web-posted Wednesday, April 15, 2015
JUNEAU - When the U.S. Forest Service's revised map of the Juneau Icefield is printed next month, it will contain an original Tlingit place name for the first time: Tlaxhsatanjín, which can be translated as "idle hands" or "hands at rest."
web-posted Wednesday, April 8, 2015
You'd be hard-pressed to find a Southeast Alaskan that doesn't love salmon, or a salmon that doesn't need clean water.
web-posted Wednesday, April 8, 2015
JUNEAU
web-posted Wednesday, March 25, 2015
Seven times is the charm for building some momentum on a measure that aims to give personal use (PU) fisheries a priority over commercial and sport users. As it stands now, the three fisheries all are on equal footing in the eyes and actions of state managers.
web-posted Wednesday, March 25, 2015
Juneau
web-posted Wednesday, March 25, 2015
Festival season is upon us in Southeast Alaska. This weekend, Skagwegians will welcome hundreds to their community for the Buckwheat Ski Classic, marking winter's end with a distinctive celebration of snow. Next weekend, Ketchikan will celebrate a harbinger of spring - the Rufous hummingbird - with the start of its month-long Alaska Hummingbird Festival. And the week after that, beginning April 6, it's the Alaska Folk Festival in Juneau - the official kick-off to warmer weather for many. From there, a different festival will be taking place somewhere in Southeast nearly every weekend through September. The CCW will be putting out its annual Fun & Festival Guide next month, but to help readers keep track of what's happening on a weekly basis, we've introduced a Southeast Spotlight box on page 2, highlighting a major event or festival in a Southeast community for the coming week. This spotlight will supplement our What's Happening listings on page 3.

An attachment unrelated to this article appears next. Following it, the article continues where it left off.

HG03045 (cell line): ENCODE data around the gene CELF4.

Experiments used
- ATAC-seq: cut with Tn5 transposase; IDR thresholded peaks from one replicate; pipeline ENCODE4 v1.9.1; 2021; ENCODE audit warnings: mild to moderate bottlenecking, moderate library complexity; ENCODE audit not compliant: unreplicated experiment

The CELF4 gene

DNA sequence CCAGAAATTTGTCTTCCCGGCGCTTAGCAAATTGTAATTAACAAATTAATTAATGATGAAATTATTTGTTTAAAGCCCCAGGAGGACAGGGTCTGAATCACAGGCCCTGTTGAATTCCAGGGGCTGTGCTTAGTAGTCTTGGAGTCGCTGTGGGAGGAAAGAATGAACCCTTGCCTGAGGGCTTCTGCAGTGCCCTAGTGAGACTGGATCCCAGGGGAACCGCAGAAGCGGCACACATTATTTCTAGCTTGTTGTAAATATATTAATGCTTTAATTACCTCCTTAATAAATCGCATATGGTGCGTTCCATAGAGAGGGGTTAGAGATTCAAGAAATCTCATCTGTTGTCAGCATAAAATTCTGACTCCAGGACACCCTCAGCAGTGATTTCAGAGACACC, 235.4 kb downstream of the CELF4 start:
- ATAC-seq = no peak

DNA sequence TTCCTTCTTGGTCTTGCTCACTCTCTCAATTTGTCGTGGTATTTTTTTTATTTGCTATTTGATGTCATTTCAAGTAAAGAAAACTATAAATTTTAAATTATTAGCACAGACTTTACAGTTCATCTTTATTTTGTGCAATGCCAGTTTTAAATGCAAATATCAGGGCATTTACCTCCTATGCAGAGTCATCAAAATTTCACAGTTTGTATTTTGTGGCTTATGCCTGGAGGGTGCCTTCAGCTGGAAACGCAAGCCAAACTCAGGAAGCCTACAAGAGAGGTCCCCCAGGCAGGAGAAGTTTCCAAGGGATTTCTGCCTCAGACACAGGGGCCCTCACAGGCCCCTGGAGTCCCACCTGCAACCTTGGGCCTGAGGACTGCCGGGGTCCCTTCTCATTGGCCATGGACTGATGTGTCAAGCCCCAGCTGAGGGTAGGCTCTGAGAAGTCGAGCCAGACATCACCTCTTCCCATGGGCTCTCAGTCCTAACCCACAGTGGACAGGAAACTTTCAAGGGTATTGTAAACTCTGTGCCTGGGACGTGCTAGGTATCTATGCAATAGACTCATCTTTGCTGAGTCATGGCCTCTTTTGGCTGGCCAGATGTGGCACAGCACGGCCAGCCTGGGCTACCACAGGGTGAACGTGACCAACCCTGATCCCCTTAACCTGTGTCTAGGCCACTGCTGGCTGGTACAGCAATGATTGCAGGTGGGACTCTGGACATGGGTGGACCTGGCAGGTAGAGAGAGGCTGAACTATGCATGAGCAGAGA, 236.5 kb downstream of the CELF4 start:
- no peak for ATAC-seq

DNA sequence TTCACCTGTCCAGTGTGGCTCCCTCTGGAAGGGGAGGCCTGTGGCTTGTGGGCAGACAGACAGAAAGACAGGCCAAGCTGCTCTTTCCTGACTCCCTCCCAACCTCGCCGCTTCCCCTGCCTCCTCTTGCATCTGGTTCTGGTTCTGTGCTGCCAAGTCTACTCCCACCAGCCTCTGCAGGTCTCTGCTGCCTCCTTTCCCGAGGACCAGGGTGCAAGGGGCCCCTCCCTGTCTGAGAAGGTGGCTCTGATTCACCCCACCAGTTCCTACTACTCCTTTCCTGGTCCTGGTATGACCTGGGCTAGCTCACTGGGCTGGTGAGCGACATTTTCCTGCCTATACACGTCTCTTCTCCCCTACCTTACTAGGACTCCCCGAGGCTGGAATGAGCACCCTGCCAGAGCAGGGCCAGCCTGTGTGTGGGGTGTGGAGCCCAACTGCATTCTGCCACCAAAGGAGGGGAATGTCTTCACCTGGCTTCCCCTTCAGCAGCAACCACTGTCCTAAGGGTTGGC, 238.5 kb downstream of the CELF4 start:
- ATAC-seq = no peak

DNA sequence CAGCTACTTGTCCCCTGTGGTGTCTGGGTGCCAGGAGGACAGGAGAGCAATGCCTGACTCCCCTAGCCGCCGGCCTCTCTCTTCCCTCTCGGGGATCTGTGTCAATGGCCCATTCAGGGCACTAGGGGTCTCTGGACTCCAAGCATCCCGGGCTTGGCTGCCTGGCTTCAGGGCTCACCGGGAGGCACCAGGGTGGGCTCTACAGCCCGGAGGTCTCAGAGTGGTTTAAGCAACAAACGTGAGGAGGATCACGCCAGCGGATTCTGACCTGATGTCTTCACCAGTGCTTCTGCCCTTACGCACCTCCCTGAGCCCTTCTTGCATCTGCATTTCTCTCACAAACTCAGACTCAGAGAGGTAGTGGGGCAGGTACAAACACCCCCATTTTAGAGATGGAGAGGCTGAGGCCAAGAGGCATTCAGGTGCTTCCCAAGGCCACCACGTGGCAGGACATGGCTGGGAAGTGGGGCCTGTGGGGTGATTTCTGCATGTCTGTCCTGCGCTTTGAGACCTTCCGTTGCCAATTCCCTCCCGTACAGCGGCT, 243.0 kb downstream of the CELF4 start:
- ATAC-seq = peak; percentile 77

web-posted Wednesday, March 18, 2015
Juneau Wednesday
web-posted Wednesday, March 11, 2015
Like wood carving and textile weaving, metalsmithing is an artform for which the Tlingit and Haida tribes of Southeast Alaska have long been well known. Beginning with the use of Alaskan copper prior to contact, and continuing with post-contact materials such as silver, Tlingit and Haida craftsman laid the foundation for a tradition that continues to flourish in the work of modern artists.
web-posted Wednesday, March 11, 2015
Editor's note: We are currently in the process of updating these listings. If you have information you would like to see appear here, please contact editor@capweek.com.
web-posted Wednesday, March 4, 2015
Editor's note: We are currently in the process of updating these listings. If you have information you would like to see appear here, please contact editor@capweek.com.